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Perla Moves to West 4th Street, Fleishers Expands to the UES, and More Intel

Moe's Doughs introduces rainbow doughnut holes, plus more news and gossip from around NYC.

[The bar at ABC Cocina]
[The bar at ABC Cocina]
[Daniel Krieger]

— As expected, Gabe Stulman's Chelsea restaurant Montmartre shuttered over the weekend. Last week, Stulman also closed the doors to his Greenwich Village Italian restaurant Perla, but it will reopen later this month in its new home on the corner of West 10th and West 4th streets, just a few blocks away. Here's a photo of the work in progress:

[Robert Sietsema]

Robert Sietsema sends word: "Work is going lickety split as carpenters are building new counters inside and painters are whitewashing the façade."  Back in January, Stulman told Eater: "I think by moving it to this new location we're going to be able to continue to build upon a lot of changes that we started really successfully last June and continue to keep it at the lower price point and build upon it being lighter, more year-round fare. "

— The owners of Fleishers Craft Butchery are expanding to the Upper East Side. A new location of the meat purveyor will open at 1325 Third Avenue near 76th Street this summer. Just like the Park Slope shop and the locations in Connecticut and Kingston, NY, the new Fleishers will offer cuts of pasture-raised beef, lamb, pork, and poultry, plus sausages, charcuterie, rotisserie chickens, and prepared meals to-go.

A fire broke out in the top floor of the East Village building that houses Yuca Bar last night. The restaurant was forced to close for the evening while firefighters put out the blaze. No word yet on whether not Yuca Bar was damaged in the fire. The restaurant's line has been busy all morning and the team has not offered any updates on social media. Stay tuned for more details as they become available.

A bouncer at Club Miami in the Port Morris neighborhood of The Bronx is in stable condition after getting shot outside the venue this weekend. A fight broke out after the bouncer tried to search a patron before entering the club. The man pulled out a gun and shot the bouncer twice before jumping in a car and driving away. Police have not made any arrests yet.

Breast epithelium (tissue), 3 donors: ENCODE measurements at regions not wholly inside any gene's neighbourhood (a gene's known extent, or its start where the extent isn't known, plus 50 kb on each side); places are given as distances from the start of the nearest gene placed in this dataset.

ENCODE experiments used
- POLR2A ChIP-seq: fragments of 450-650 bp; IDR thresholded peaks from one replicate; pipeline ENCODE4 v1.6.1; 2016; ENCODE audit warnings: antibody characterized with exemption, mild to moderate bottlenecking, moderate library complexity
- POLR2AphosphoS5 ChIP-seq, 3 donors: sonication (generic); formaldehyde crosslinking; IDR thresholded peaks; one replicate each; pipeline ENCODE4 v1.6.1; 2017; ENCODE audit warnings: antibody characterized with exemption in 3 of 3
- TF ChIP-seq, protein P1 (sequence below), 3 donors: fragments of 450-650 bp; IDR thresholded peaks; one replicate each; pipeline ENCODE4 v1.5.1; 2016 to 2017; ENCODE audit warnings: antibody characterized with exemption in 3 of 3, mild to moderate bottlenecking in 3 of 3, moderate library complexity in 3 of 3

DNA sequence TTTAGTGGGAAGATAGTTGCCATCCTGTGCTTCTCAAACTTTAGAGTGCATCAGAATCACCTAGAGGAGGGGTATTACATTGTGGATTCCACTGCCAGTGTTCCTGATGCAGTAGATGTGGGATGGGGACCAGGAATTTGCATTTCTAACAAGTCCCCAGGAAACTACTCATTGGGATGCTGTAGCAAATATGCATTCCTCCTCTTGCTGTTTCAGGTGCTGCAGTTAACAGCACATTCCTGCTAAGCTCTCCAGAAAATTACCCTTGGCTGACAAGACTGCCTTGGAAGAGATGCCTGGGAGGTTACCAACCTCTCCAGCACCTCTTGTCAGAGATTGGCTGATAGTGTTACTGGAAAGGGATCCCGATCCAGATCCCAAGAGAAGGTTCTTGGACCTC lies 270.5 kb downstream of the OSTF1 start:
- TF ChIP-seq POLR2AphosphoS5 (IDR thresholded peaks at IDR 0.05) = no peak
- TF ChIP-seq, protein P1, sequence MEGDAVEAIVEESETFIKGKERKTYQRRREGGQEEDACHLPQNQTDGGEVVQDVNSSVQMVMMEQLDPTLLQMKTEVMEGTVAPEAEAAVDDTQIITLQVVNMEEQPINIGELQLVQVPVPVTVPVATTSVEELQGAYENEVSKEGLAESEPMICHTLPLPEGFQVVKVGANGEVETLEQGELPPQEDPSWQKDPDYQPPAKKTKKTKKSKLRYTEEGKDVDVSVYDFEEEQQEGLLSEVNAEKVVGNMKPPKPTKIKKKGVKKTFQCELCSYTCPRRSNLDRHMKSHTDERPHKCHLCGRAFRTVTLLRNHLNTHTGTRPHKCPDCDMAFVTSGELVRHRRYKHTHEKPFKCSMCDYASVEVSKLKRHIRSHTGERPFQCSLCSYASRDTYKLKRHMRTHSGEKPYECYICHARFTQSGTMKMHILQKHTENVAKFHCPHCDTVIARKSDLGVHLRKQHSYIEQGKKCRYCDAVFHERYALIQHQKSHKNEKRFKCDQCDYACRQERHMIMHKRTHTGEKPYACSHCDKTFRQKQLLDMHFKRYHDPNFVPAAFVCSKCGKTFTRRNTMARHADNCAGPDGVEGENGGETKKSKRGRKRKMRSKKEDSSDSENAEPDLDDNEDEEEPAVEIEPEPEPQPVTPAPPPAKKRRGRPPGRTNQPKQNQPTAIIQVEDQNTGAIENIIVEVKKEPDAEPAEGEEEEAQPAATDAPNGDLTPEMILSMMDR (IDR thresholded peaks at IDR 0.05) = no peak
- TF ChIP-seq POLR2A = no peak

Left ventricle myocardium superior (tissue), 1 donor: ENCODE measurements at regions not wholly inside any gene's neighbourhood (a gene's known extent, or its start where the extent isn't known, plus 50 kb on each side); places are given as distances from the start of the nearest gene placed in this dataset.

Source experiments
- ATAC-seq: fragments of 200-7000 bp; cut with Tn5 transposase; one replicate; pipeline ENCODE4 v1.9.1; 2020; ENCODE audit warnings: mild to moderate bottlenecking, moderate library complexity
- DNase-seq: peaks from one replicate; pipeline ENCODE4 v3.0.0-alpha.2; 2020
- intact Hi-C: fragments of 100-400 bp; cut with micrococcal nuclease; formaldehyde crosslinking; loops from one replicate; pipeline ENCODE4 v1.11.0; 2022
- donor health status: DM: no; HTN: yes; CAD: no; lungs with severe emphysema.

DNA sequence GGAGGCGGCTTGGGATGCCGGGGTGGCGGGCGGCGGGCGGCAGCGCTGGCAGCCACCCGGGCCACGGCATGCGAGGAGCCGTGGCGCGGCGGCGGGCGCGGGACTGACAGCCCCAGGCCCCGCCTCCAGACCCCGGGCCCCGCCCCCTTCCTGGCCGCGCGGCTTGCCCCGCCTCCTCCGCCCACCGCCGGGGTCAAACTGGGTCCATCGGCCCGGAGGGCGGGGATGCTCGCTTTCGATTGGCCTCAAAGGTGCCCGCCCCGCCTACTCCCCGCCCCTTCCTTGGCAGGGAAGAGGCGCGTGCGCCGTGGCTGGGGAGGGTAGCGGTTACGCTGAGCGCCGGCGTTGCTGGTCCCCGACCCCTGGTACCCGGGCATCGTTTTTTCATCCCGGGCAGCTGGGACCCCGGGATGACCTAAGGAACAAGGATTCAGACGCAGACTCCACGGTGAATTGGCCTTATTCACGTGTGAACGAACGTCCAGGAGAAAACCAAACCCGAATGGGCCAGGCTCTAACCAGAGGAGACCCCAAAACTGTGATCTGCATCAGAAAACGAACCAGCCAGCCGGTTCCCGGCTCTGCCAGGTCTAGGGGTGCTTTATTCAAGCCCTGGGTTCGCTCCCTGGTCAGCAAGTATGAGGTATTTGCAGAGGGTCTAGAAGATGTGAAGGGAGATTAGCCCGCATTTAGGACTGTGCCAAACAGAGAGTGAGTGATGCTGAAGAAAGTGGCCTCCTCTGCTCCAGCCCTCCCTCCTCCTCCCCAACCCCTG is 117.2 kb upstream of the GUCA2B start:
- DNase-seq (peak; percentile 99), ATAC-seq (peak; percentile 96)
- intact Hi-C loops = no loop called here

The owner of 123 Second Ave.— part of the row that was demolished after the horrific Second Avenue explosion last year — is planning to sell the property for $9.7 million. This was the building that housed Pommes Frites on the ground floor. The Post notes that after the explosion, the city charged the owners of each of the three damaged buildings $350,000 to demolish them. Last month, the landlord of 119 and 121 Second Avenue, her son, a plumber, and a contractor were arrested and changed with involuntary manslaughter because they are believed to be responsible for the illegal gas hook-up that caused the explosion.

— Meanwhile, across Second Avenue, a street artist named Gilf! wrapped the doorway of the shuttered Stage Restaurant with yellow "gentrification in progress" tape. The artist did the same thing to Nita Nita in Williamsburg when it closed earlier this year.

— Rainbow doughnut purveyor Moe's Doughs is now serving rainbow holes:

— For his follow-up to critical bellyflop Jams, Jonathan Waxman is opening a restaurant in San Francisco's Ghirardelli Square called Waxman's. It's slated to open later this month.

Nicolas Niarchos of Tables for Two visits recently-renovated Harlem Ethiopian restaurant Abyssinia: "Sixteen meat dishes on the menu span beef, lamb, and chicken. Some come raw and minced, like the 'special kitfo,' which tastes a little like a steak tartare with a jalapeño kick, and others are cut into cubes and cooked, like the yebeg lega tibs, a lamb dish that sings with fresh onions and tomatoes. In doro wat, the chicken drumsticks melt off the bone, and splitting an accompanying hard-boiled egg with hands full of injera is wildly satisfying."

After a year in the dark, Long Island City strip club Scandals is back in business. The club in the shadow of the Queensboro Bridge has new owners.

— Mimi Cheng's will soon start slinging its farm-to-table dumplings at 380 Broome Street. Signage is now up in the window of the shop:

Patty Diez

Andrew Rigie, the executive director of the New York City Hospitality Alliance, says that some restaurants are axing dessert to speed up table turns and get more butts in the seats. Rigie also predicts that more restaurants will start using iPad ordering systems to keep things moving.

The Daily News snaps portraits of 10 hospitality industry workers at their day jobs and their "dream" jobs.

— And finally, people are going apeshit for the tall milkshakes at Black Tap. Here's how they're made: